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Alz Well helps people with dementia and their families to Celebrate More Good Days.

Sleep Kit

Now Available

Alz Well Sleep Kit Alzheimer's Dementia

Celebrate More Good Days

by promoting a better night's sleep

 
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About Alz Well

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Pictured: Marilyn Evans,

Grandmother of Alz Well Founder

Founded by a gerontologist specializing in dementia and life enrichment, Alz Well LLC creates quality, evidence-based products that support healthy and engaged lifestyles for people with Alzheimer's and other types of dementia.

Julia Larimer, founder of Alz Well LLC, is the granddaughter of someone affected by Alzheimer’s and Parkinson’s diseases. Inspired by her family’s caregiving journey, she earned a degree in gerontology from Miami University in Oxford, Ohio. She serves on the Alumni Advisory Committee at Miami’s Scripps Gerontology Center.

 

Julia is an old-people-person at heart and by profession. She is a licensed nursing home administrator and certified activities director with over ten years of experience working with seniors, including as a Memory Care Director. 

Why is it important for someone with dementia to get a good night's sleep?

Preserve Cognitive

Abilities

Trouble sleeping is linked to more rapid cognitive decline.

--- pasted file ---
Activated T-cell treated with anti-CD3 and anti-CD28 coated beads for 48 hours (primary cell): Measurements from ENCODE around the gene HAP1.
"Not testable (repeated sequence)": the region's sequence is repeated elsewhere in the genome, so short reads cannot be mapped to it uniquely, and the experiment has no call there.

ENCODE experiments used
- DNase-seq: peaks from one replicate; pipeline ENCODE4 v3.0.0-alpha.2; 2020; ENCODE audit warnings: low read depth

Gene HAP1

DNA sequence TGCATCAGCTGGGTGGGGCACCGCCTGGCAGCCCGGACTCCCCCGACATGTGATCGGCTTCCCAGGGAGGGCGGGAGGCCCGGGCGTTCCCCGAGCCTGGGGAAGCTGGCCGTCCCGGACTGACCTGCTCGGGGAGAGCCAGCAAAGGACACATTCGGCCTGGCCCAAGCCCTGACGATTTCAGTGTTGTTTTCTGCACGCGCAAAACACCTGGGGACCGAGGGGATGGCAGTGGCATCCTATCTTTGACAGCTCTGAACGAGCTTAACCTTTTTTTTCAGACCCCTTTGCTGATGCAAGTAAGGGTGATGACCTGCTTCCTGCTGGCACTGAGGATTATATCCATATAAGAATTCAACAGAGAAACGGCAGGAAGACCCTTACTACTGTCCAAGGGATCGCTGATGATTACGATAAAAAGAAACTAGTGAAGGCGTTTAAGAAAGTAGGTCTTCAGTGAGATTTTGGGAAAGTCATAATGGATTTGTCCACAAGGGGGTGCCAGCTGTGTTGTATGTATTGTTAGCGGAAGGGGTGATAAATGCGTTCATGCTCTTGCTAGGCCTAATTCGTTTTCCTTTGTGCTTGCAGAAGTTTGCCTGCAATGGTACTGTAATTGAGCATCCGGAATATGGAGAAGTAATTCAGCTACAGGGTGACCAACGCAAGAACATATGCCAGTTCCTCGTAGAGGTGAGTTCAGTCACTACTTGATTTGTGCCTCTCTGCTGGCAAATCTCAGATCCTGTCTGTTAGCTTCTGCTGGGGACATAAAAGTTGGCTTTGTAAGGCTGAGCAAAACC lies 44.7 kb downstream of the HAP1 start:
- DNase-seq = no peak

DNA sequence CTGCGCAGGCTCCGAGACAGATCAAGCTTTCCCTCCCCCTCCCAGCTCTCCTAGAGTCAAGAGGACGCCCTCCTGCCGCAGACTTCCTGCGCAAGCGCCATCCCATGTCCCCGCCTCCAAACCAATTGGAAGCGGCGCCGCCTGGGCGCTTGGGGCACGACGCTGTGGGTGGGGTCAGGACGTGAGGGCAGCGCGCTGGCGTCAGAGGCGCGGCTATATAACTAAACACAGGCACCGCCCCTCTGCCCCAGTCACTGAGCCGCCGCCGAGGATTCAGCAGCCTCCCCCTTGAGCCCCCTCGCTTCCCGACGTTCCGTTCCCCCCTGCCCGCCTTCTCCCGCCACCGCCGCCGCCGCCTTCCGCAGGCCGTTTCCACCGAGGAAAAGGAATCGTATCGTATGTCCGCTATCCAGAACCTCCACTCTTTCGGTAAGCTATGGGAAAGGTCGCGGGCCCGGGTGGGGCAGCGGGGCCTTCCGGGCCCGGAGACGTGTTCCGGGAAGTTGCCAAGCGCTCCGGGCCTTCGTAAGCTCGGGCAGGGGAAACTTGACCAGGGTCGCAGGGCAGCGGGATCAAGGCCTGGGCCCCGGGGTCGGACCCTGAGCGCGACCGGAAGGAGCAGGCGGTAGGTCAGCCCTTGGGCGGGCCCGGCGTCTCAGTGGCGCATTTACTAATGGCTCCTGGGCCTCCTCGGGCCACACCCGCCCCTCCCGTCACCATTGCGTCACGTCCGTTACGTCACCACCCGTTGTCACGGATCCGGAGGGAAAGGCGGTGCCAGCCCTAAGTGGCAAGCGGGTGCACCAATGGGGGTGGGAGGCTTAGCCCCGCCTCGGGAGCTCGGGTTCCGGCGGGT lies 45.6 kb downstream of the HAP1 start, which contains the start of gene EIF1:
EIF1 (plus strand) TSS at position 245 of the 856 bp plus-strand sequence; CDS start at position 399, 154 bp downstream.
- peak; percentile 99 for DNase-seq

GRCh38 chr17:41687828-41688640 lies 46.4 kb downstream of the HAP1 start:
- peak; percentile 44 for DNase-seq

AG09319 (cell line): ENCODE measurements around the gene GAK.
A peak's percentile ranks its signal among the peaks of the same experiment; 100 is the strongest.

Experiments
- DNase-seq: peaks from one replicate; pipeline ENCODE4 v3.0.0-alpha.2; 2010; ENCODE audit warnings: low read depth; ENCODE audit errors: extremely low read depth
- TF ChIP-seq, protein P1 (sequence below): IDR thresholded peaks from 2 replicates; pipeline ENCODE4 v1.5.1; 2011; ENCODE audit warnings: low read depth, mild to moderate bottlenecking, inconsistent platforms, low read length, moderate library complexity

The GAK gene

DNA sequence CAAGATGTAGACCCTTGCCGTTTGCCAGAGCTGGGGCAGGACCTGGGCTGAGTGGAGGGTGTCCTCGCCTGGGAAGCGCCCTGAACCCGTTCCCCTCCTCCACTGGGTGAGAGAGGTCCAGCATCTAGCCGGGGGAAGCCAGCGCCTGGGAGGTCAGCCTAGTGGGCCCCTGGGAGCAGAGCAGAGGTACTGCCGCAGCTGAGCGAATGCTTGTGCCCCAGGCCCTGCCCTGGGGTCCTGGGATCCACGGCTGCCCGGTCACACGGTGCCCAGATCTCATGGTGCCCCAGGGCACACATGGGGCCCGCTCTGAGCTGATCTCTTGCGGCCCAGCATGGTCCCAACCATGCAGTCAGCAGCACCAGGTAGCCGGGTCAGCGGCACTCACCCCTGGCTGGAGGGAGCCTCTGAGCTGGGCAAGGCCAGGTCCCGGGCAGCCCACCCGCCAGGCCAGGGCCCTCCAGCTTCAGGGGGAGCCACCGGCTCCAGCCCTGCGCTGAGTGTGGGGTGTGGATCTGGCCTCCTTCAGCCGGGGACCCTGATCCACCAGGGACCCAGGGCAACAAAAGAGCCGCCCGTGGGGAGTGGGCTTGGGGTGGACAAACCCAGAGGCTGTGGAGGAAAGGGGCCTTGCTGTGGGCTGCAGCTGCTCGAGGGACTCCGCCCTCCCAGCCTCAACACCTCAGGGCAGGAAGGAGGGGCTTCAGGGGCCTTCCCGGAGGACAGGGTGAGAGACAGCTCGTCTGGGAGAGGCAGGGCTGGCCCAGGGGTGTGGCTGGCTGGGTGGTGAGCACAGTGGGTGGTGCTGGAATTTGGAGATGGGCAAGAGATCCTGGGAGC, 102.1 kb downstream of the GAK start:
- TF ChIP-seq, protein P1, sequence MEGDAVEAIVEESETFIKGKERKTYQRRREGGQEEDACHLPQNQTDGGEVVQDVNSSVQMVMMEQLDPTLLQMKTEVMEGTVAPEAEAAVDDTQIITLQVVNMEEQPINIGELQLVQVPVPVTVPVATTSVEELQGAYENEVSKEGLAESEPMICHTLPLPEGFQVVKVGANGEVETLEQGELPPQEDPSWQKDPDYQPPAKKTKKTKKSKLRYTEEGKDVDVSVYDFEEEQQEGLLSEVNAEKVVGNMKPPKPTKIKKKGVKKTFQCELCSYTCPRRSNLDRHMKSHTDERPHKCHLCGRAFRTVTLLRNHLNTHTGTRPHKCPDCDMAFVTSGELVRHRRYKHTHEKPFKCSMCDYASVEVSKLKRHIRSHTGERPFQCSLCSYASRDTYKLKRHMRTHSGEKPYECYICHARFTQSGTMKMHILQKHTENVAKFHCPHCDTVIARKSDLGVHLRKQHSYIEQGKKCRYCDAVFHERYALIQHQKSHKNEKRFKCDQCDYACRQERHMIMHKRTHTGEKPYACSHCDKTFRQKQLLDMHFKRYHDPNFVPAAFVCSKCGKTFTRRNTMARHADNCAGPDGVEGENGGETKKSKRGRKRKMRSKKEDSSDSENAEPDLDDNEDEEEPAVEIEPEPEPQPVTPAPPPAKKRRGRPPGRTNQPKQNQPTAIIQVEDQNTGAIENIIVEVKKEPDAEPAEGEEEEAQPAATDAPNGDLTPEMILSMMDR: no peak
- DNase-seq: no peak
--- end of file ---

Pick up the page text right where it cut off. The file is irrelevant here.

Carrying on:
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1.     Lim, A. S., Kowgier, M., Yu, L., Buchman, A. S., & Bennett, D. A. (2013). Sleep Fragmentation and the Risk of Incident Alzheimer's Disease and Cognitive Decline in Older Persons. Sleep, 36(7), 1027–1032. https://doi.org/10.5665/sleep.2802

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Prevent

Injuries

Among people with dementia, 70% of nighttime emergency room injuries are for fractures.

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2.     Rowe, M. A., Kelly, A., Horne, C., Lane, S., Campbell, J., Lehman, B., Phipps, C., Keller, M., & Benito, A. P. (2009). Reducing dangerous nighttime events in persons with dementia by using a nighttime monitoring system. Alzheimer's & dementia : the journal of the Alzheimer's Association, 5(5), 419–426. https://doi.org/10.1016/j.jalz.2008.08.005

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Reduce Risk of Aggression

A poor night's sleep leads to an increased risk of aggression and other behavioral symptoms.

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3.     Hennawy, M., Sabovich, S., Liu, C. S., Herrmann, N., & Lanctôt, K. L. (2019). Sleep and Attention in Alzheimer's Disease. The Yale journal of biology and medicine, 92(1), 53–61.

Promote Healthy Sleep-Wake Cycle

People with Alzheimer's spend up to 40% of the night awake, and then much of the next day is spent sleeping.

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4.     Alzheimer's Association. (n.d.). Treatments for Sleep Changes. Retrieved from https://www.alz.org/alzheimers-dementia/treatments/for-sleep-changes

 
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